When A Pressure Gauge Is Totally Useless


This pump has a pressure gauge on the discharge side of the pump where it is uselessFace it! Every now and then, you adopt practices that are completely useless. We all do it. Why? Because we don’t know any better. Perhaps because one person does something out of ignorance, and the rest of us just leave it alone.

A fairly common example is a single pressure gauge installed on the discharge side of a pump. Consider for a second what this pressure gauge is able to tell you. The quick answer is nothing.

Pressure gauges are important for operating a pump efficiently. In fact, if you know how to read your pressure gauges properly, and how to interpret the data, then you can run your pump for 20 years with very little maintenance. This is in stark contrast to most pumps that are run with little consideration to their design or purpose. Most pumps are in the maintenance shop often – sometimes as often as every 6 months.

The reason is because the vast majority of pumps don’t have pressure gauges installed on them. And if they do, it’s often a single gauge on the discharge side of the pump – which happens to be entirely useless.

Enter The Curve

To understand why this solitary and misplaced gauge will do you no good, you must have a basic understanding of your pump curve. Each pump comes with a curve that specifies the operating spectrum of the pump. Your pump will move across the curve as pressure and flow rates fluctuate. When your pump performance moves too far to the left or right, then you’re unwittingly damaging your pump.

This is unfortunate because it’s 100% preventable – but that’s a discussion for another time.

On your pump curve, you’ll notice one side of the graph represents differential head, and the other side represents flow. Head is pressure converted to vertical height of a liquid. In order to get the differential head that your pump is producing, you need a pressure gauge on the suction side AND on the discharge side of your pump.

So a single gauge on the discharge side is very much useless. If you’re going to throw caution to the wind and operate a pump with a single pressure gauge – put it on the suction side. At least that way you can make sure your pump is getting enough suction head (pressure). That would eliminate some of your maintenance issues. But on the discharge side the gauge can tell you nothing.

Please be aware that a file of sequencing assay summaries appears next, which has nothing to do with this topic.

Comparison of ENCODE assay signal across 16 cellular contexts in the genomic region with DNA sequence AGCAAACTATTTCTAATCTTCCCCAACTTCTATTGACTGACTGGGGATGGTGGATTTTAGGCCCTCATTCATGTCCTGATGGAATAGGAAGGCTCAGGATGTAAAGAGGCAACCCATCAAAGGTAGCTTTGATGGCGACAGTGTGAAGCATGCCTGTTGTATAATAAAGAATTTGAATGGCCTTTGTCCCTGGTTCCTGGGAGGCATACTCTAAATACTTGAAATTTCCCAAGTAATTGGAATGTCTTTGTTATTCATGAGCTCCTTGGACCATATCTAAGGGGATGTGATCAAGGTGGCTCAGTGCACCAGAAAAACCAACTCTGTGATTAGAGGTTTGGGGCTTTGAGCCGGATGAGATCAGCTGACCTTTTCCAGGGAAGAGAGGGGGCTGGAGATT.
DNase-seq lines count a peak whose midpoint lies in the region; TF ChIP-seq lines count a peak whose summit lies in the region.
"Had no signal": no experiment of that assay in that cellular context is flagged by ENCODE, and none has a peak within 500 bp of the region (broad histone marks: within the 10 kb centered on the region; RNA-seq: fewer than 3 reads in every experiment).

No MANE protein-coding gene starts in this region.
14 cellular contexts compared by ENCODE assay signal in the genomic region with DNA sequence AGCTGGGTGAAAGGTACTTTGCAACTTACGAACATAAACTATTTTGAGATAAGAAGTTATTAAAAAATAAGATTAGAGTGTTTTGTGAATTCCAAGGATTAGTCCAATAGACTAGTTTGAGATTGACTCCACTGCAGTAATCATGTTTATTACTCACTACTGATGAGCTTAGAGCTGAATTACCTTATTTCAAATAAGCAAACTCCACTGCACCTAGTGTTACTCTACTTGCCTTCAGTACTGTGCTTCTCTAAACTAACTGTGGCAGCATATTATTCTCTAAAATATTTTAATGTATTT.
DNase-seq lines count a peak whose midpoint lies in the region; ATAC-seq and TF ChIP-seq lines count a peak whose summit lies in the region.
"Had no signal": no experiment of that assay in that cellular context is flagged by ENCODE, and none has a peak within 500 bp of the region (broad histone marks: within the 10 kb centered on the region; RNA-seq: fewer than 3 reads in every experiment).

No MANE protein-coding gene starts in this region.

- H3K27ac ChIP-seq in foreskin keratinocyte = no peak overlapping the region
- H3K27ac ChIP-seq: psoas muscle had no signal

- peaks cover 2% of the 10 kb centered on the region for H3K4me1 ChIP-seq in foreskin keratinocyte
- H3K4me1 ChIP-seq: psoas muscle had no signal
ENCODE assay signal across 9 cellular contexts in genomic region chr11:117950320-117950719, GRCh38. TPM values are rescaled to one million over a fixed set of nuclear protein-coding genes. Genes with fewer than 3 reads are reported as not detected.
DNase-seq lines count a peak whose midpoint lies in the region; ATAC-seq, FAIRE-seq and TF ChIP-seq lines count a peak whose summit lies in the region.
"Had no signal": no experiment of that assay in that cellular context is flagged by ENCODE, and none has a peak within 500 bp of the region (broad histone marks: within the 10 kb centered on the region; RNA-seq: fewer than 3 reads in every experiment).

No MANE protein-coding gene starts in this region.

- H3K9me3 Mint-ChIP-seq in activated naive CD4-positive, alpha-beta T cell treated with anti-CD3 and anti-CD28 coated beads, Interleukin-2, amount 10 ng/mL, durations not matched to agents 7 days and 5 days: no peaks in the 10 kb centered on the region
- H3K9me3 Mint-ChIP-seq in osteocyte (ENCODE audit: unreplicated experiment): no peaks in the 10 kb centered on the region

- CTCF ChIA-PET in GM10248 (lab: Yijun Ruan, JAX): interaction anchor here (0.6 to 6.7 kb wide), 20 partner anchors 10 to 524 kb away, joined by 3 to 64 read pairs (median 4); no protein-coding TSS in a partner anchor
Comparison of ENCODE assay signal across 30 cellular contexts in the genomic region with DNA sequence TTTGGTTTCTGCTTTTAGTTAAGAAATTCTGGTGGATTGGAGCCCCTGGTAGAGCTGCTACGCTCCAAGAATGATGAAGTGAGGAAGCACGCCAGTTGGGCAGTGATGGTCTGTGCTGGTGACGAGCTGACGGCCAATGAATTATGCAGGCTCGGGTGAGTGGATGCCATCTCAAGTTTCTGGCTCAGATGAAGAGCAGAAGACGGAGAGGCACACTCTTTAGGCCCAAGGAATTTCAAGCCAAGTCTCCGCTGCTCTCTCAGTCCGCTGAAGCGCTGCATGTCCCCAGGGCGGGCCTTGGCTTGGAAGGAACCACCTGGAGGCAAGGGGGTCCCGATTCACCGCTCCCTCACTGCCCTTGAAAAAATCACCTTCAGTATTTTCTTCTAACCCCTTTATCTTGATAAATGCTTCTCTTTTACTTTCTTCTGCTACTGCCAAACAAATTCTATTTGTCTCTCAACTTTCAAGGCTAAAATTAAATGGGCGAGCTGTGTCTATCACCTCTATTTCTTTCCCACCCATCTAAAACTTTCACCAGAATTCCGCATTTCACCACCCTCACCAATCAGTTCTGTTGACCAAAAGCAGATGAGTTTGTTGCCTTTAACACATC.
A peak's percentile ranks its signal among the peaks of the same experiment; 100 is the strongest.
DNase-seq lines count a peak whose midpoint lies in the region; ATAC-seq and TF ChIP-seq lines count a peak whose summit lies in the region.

Digital Pressure Gauges Are Best

Speaking of useless pressure gauges, you can have all your gauges in the right place, but if their accuracy is compromised then it won’t matter. A dial gauge is very prone to rapid degeneration as vibration and shock wear out the mechanical parts that move the needle. Not only is a vibrating dial gauge impossible to read, but it also destroys the gears that keep it working accurately.

On the other hand, a digital pressure gauge uses only one moving part – the diaphragm that flexes as pressure changes. Everything else is electrical. So vibration might shake the display a bit, but the digital digits won’t vary between 100 and 400 psi just because the pipe shakes. And the circuit board and electrical connections are not prone to wear due to pump vibration.

A digital pressure gauge will give you greater accuracy and durability. One like our PG7 model will also give you outputs to interface with your control system. You can control pumps, valves, and alarms by sending your digital signal to a controller and programming it to behave properly. You can also set up data logging and track the differential head of your pumps over time.

In contrast, with a dial gauge, everything is done manually, and the success of your pump monitoring program will depend entirely on how well it is executed by your employees.

Get To Know Your Pumps

At the end of the day, you need to spend some time getting familiar with pump operation and the pumps you’re operating. Get your pump curves out of the drawer and put some digital pressure gauges on both sides of your pumps. These tools working together will tell you what your pumps are doing and what they need to work as designed.

You can run a pump for 20 years with very little maintenance, but it won’t happen until you take the time to learn how to do it. And that solitary pressure gauge on the discharge side of your pump isn’t going to help.

Let us help! Contact us and we’ll chat about your pumps and how some good digital pressure gauges can help you reduce your pump operating and maintenance expenses dramatically.

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